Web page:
The Layer menu allows you to apply various settingsand modifications to the layers in your document.
Use the Layer command to create a new layer, duplicate a layer, delete your layer, adjust layer properties, apply layer styling, hide layers, arrange layer stacking order, align layers, lock them, link them together, merge your layers, and finally flatten your image.
You can also create a new layerthrough your selection.
Layer > New You can either create a new layervia Copy or via Cut.
There's a fun feature in Layers menu: Layer Style command.
It allows you to create different effectsfor your layers like Drop Shadow, Inner Glow, Contour your layer.
We will be covering these featuresin more details.
However, just like anything else I encourage you to play with this featureand explore it on your own.
While Layer menu is very useful, most of its features and commandscould be found in the Layers palette.
If you click on the option arrowon the top right corner or right click on the layer, use icons at the bottom of the palette, as well as some tools.
Use Selection tool, right-click and I can "Layer via Copy" or "Layer via Cut", and Move tool, give me accessto aligning layers in the option bar.
And finally, Layer Styling can be accessed by simplydouble clicking on the layer.
The Select menu controls how imagesand areas of images are selected.
Use the Select menu to select all of an image, to deselect the selection, inverse your selection, select areas by color range, and apply transformation to selected boundaries.
Next to the Select is the Filter menu.
It is used to change the appearanceof images by applying various effects The Filter menu containscategories such as Artistic, Blur, Brush Strokes, Distort and more.
All of that could be accessed through Filter Gallery.
This feature's hardly used in fashion industry but it allows you to be creative and maybeadd a WOW! factor to your presentation.
We encourage you to play with it on your own.
The View menu allows you to managehow the document is viewed.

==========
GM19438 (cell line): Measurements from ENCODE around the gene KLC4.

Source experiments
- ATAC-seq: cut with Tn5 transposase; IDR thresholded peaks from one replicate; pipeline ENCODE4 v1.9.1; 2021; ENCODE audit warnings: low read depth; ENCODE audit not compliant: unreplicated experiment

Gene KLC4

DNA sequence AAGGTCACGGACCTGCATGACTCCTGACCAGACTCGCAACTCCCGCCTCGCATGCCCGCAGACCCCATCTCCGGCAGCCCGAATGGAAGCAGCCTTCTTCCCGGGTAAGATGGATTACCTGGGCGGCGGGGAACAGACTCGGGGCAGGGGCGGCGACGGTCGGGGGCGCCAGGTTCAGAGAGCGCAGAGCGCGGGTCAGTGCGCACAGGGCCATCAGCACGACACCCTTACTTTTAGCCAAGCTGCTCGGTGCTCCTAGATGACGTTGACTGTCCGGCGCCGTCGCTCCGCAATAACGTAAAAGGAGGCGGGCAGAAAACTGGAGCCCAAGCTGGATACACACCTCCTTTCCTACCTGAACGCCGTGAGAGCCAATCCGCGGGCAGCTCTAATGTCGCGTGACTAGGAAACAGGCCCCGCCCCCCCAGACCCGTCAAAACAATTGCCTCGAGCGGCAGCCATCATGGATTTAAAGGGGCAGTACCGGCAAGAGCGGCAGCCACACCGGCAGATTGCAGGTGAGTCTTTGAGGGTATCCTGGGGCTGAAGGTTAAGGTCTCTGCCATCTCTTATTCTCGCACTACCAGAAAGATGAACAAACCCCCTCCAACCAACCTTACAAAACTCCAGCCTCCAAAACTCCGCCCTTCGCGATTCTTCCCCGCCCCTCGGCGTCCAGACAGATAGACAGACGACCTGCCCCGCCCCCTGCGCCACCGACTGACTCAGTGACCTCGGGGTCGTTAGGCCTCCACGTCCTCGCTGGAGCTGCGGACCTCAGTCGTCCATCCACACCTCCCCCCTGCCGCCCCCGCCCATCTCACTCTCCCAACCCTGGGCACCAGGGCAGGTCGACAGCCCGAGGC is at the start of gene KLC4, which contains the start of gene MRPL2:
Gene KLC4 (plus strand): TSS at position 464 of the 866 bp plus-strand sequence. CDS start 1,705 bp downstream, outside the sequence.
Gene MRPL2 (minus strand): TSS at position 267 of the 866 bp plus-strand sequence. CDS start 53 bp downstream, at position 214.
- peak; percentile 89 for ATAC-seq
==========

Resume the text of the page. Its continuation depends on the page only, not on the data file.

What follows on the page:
Use it to zoom in or out of your document, or my favorite "Fit on Screen" that allows me to maximize my workspace, preview actual image pixels or print size.
Set different modes, I prefer Standard Screen Mode, and display Extras, like Grid.
You can access Grid preferences like subdivisions and color through the Preferences menu.
I prefer eight subdivisions whichwill equal one-eighth of an inch and change color to slightly darker.
You can also hide or display your Rulers.
And finally, manage your Guides by locking them,creating new or deleting.
In the Window menu, you can arrangehow document windows are displayed.
You can cascade them,tile them horizontally or vertically.
As you can see, all my open documentsare now nicely arranged in my workspace.
In addition, you can createa new window for the active document.
This feature is very useful when youwork on an image in the zoom mode but still want to see how the changes that you've made affect the entire document.
Workspace submenu can be very useful.
Everything that you seen on the screen, asidefrom your documents, is the part of the workspace like tools, menubar and palettes.
Right now we are working in theDefault Photoshop Workspace which can be customized to meet your own needs and saved for the future use.
Your custom workspace presets will belisted at the bottom of the menu.
I will be talking more about workspacewhen we get to Palettes.
The next important segment in theWindow menu is the list of palettes that can be added to orremoved from your workspace.
Whenever you need to work with a specificpalette and it's not displayed on your screen, you can find and activate itin your Window menu.
At the bottom of your Window menu you will find the list ofcurrently open documents with the active document checked.
You can change it by clicking andselecting another document to activate.
Just like any other software,the Help menu has all the information about the program, tools and features.
That concludes our section about the top menubar and in the next segment we willexplore the Tool Palette.